2018 reading

My 2018 reading, with recommendations for you

Here are some of the books I read (or referred to) in 2018, divided by categories. I hope you find something useful in my reading.


The Million-Dollar One-Person Business: Make Great Money, Work the Way You Like, Have the Life You Want by Elaine Pofeldt has an over-the-top title, but some good advice on picking a focus for your business and prioritizing.

Here’s one quote that I liked:

Uncovering an idea that you will enjoy thinking about every day—whether that is when you are writing copy for your website or answering a customer’s question about it—is the secret.

I feel that way about writing. I doubt that I’m going to turn my writing into a million-dollar business, but I could become more efficient with Pofeldt’s tips.

Personal finance

Not Buying It: My Year Without Shopping by Judith Levine—Levine’s story about her year of living frugally may give you ideas for topics to blog about. At one point, she’s wearing $15 Nike slides, and writes, “Next to the vacationer strolling down the $40,000-a-night beach in her diamond flip-flops, I am Gandhi.”

Personal organization

The Gentle Art of Swedish Death Cleaning by Margareta Magnusson—Like many people, I sometimes receive gifts that I don’t need or want. I liked this statement by Magnusson:

If you receive things you don’t really want from your parents or someone else who wants to reduce the number of their possessions in their home, you should be honest and say, “No, thank you. I don’t have room for this.” Just moving things someone does not want in their house to your house is not a good solution for anyone.”

Garner's Modern American Usage

Reference books for writers

These two references will always be on my reading list.

* Associated Press Stylebook by Associated Press

* Garner’s Modern American Usage by Bryan A. Garner—This has become a “go to” reference for me.

Upbeat books

Some people can be upbeat in the face of challenges that overwhelm others. Here are some examples.

Dying: a memoir by Cory Taylor—Taylor wrote this book in the year before she died from cancer. Anticipating her death, she says, “…my circumstances were less a cause for sorrow than an opportunity to feel thankful for my unearned good fortune.”

Eyes Wide Open: Overcoming Obstacles and Recognizing Opportunities in a World That Can’t See Clearly by Isaac Lidsky—Lidsky’s TED talk, “What reality are you creating for yourself?” is on my to do list, but I may never get to it because I prefer written to video content. Lidsky went blind, and built a successful career. I liked the first part of the book, where he tells his personal story, the best. The book isn’t as compelling when he speaks more broadly about how you can apply the lessons from his life.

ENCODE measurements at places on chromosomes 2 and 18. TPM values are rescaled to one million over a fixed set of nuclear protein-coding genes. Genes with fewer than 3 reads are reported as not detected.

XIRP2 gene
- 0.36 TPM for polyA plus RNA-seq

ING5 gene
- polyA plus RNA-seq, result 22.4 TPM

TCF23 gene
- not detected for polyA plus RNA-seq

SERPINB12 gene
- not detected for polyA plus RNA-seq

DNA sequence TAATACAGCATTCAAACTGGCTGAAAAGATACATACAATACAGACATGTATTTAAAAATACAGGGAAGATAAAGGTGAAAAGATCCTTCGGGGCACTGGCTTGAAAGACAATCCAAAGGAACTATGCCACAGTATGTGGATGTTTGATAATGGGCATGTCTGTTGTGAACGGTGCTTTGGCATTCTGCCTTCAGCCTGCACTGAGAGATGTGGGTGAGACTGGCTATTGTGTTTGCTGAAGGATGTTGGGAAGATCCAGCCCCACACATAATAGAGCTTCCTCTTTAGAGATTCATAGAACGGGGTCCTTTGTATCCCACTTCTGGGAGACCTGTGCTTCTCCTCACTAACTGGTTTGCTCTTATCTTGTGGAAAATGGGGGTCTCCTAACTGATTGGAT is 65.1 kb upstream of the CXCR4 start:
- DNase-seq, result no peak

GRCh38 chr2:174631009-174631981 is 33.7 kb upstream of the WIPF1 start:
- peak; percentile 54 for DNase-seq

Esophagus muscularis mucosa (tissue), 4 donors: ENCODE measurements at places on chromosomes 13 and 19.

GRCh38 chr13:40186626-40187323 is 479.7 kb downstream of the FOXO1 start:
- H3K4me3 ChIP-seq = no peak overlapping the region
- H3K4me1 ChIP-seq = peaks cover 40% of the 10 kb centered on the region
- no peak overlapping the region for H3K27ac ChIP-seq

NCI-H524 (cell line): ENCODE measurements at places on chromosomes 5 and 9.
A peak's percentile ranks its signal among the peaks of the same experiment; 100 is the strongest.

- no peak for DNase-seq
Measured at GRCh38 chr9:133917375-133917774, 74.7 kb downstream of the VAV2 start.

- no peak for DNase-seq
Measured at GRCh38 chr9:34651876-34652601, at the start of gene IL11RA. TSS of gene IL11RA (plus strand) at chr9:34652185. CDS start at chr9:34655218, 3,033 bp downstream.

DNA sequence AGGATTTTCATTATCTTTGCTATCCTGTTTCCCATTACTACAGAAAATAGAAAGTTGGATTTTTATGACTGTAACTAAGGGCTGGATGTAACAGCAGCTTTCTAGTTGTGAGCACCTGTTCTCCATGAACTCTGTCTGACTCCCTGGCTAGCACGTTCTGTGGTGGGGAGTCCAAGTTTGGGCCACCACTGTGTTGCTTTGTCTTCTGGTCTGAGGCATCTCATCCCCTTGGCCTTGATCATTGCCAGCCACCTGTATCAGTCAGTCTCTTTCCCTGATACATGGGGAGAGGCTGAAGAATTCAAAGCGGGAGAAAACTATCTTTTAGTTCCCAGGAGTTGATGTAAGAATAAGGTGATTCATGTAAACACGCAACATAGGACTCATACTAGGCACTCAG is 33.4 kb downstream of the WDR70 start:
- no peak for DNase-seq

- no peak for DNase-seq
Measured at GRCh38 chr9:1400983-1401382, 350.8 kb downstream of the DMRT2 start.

The Happiness Hypothesis: Finding Modern Truth in Ancient Wisdom by Jonathan Haidt

How to Live Well with Chronic Pain and Illness: A Mindful Guide by Toni Bernhard—Bernhard has a friendliness practice. She says, “When I leave the house, I resolve to be friendly to everyone I see, including people I don’t know. I look at each person who comes into view and silently say, ‘May you have a lovely day’ or ‘I hope this day will be fun for you.'” I’d like to try this. As Bernhard says, “Kindness to another person, even if we only offer a heartfelt smile, takes us out of being preoccupied with out own lives.” Is there anyone who couldn’t benefit from that?


How to Write and Present Technical Information by Charles H. Sides. This book has inspired some posts for my blog.

Making Your Case: The Art of Persuading Judges by Antonin Scalia and Bryan A. Garner. I refer to this book in several 2018 blog posts.

Looking for more recommendations?

For more recommendations, see my reading list from 2017.

Disclosure:  If you click on an Amazon link in this post and then buy something, I will receive a small commission. I link only to books in which I find some value for my blog’s readers.